Posted Dec 05, 2004 07:39 am CST
As things turned out, the credit report that came back on Matthews eliminated her from contention for the position, despite her qualifications and experience.
The outcome of Matthews’ case comes as no surprise to lawyers in the consumer protection field. They know that the credit histories of job applicants have become a standard tool for evaluating who would be a good hire.
If the connection between an individual’s credit history and his or her work performance seems murky, consider some of the other ways companies are using credit information: Insurers are looking to credit histories to help set premiums for both auto and health insurance. A utility company in Texas is setting rates for individual customers based on their credit histories. A national retail chain reportedly has refused to allow customers to return goods–despite stated store policy to do so–if their credit histories aren’t quite up to snuff.
And the trend toward finding new ways to use consumer credit information as a reference in making other decisions about individuals is likely to continue, say lawyers in the field–even if the connection seems to be tenuous.
These developments are part of the changing reality of the Information Age. As it becomes possible to electronically process consumer credit information in more and more configurations, that information is being used in seemingly unlikely ways. “Credit has become so much a part of the way consumers do business that you cannot go a day in your life without these issues coming up,” says Donald C. Lampe, an attorney in Charlotte, N.C.
Many in the business community contend that an individual’s credit history provides a large measure of predictive information about an individual’s behavior in other areas.
“A lot depends on how you define credit,” says Craig Watts, a spokesman for Minneapolis-based Fair Isaac Corp., a leading provider of credit information. “If you use a service in advance of payment, that is–by definition–credit. So it stands to reason that utilities are protective of their owners for undue risk from consumers who would use the power and be a payback risk.”
But consumer advocates question whether it’s legal under the existing umbrella of state and federal consumer protection laws for companies to make decisions about individuals based on their credit histories.
That issue is likely to be the next battleground in consumer protection law, says Joan M. Burda, a solo practitioner in Lakewood, Ohio, near Cleveland.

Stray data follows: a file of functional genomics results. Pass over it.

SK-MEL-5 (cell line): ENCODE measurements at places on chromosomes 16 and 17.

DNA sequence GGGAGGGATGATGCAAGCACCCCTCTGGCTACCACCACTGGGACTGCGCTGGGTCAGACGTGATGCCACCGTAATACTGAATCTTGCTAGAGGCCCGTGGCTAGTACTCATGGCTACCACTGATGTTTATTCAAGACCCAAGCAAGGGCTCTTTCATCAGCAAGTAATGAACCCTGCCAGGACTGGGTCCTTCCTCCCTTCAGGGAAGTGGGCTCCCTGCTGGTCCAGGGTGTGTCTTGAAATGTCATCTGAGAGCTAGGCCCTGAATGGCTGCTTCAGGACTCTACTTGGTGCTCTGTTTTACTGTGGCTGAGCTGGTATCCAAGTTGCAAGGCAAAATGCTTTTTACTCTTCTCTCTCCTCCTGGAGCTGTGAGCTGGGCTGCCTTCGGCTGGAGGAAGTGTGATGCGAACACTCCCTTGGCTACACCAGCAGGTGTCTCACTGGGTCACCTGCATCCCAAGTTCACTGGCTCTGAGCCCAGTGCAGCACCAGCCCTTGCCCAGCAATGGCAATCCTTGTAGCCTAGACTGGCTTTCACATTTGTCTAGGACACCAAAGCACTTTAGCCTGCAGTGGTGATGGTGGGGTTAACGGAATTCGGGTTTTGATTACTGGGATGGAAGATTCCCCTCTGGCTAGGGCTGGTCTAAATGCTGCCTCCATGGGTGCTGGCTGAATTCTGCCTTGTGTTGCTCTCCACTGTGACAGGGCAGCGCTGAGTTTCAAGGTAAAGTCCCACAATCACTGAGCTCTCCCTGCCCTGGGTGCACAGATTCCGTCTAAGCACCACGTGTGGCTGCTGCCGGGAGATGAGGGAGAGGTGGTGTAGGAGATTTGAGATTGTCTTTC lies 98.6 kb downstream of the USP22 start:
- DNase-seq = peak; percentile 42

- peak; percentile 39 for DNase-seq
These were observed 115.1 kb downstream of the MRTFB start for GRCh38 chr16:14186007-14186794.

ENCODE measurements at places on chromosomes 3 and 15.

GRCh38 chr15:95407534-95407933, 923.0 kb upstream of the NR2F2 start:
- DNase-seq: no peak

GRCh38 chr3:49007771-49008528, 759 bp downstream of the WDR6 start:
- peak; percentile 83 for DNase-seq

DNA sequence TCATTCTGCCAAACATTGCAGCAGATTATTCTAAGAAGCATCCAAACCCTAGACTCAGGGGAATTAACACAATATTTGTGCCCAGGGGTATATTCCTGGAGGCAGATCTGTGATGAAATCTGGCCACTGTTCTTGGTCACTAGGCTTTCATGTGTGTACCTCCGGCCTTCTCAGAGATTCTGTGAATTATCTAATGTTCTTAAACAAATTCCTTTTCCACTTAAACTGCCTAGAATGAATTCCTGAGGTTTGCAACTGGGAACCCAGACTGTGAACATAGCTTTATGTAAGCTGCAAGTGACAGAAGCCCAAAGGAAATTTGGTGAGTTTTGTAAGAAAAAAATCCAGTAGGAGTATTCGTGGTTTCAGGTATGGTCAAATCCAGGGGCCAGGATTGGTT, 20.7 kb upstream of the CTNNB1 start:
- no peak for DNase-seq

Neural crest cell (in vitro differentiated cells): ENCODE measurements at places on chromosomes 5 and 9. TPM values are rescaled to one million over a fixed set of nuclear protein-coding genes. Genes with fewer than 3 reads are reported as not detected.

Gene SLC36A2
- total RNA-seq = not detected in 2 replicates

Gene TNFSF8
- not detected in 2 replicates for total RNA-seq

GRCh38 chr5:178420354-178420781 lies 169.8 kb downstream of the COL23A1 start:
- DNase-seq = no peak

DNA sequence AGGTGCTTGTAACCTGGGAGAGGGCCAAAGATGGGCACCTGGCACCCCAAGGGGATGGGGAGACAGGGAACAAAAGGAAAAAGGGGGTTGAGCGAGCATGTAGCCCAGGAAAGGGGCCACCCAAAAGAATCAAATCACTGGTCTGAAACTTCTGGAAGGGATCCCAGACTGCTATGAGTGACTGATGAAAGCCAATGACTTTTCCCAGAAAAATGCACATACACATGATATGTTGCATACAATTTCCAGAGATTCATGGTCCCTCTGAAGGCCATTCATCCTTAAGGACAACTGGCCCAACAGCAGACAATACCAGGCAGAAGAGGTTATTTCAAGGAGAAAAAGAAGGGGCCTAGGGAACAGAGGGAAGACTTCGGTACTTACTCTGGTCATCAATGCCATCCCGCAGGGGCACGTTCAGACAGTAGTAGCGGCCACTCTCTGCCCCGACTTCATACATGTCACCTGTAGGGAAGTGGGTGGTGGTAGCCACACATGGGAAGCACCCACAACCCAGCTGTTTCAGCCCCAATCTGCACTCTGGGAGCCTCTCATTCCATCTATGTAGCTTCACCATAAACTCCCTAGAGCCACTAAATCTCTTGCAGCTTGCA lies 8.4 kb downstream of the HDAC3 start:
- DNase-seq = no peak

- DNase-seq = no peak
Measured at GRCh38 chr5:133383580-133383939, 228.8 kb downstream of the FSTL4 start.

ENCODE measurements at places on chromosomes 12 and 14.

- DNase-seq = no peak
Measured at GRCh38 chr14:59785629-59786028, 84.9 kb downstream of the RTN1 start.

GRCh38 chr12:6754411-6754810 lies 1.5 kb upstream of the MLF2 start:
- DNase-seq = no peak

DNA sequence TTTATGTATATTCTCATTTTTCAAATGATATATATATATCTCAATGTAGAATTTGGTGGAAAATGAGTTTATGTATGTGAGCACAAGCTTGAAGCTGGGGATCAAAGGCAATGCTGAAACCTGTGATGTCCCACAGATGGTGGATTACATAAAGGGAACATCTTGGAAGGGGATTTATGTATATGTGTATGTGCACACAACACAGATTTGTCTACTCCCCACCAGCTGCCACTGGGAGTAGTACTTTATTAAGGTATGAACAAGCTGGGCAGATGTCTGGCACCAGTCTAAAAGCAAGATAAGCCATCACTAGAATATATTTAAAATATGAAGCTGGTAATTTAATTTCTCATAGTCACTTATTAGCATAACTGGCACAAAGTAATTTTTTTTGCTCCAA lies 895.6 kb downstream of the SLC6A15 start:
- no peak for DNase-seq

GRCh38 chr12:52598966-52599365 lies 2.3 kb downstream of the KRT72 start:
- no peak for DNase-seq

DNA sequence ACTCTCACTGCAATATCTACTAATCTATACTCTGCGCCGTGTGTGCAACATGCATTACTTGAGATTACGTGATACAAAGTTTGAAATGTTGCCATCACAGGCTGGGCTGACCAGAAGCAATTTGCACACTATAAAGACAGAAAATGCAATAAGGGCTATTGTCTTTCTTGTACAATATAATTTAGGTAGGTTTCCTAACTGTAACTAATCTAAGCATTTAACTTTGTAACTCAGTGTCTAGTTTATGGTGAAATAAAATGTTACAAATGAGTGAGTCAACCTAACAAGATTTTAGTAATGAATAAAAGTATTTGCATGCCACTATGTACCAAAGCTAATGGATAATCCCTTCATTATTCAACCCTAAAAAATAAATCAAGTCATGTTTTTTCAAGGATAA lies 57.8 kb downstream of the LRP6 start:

“The financial institutions, the insurance companies and others believe that they should have as much access [to consumer credit information] as they need or want to make valid business decisions,” says Burda, a council member for the ABA’s General Practice, Solo and Small Firm Section. “Consumers, on the other hand, want to limit the amount of information they give out. It’s a confusing situation because I do not think that people know what they can say yes or no to.”
Lampe says these concerns have put a focus on how to reconcile privacy concerns of consumers with the business community’s interest in maximizing access to and use of credit information about consumers.
“That is about the hottest topic right now in the world of consumer protection,” he says.
Federal law generally limits how credit information on individuals may be used by businesses and other commercial entities. Still, concerns about the issue have intensified efforts to invoke federal consumer protection laws to pursue actions against companies that produce or use credit information that is incorrect.
One of the key weapons in these consumer actions has been the Fair Credit Reporting Act of 1970. “It’s the plastics of the 21st century,” says Richard Rubin, a Santa Fe, N.M., lawyer who handled the successful appeal for a consumer in a key recent case in this area, Johnson v. MBNA, 357 F.3d 426 (4th Cir.).
The Fair Credit Reporting Act governs most phases of the consumer information reporting industry in efforts to ensure that the industry operates in a fair and equitable manner that protects consumers’ privacy rights. The FCRA affirms that consumers are entitled to notice about reporting activities, access to reports on them and correction of untrue information. The act also gives consumers private causes of action against credit bureaus, furnishers of credit information, and users of credit information that violate these rights.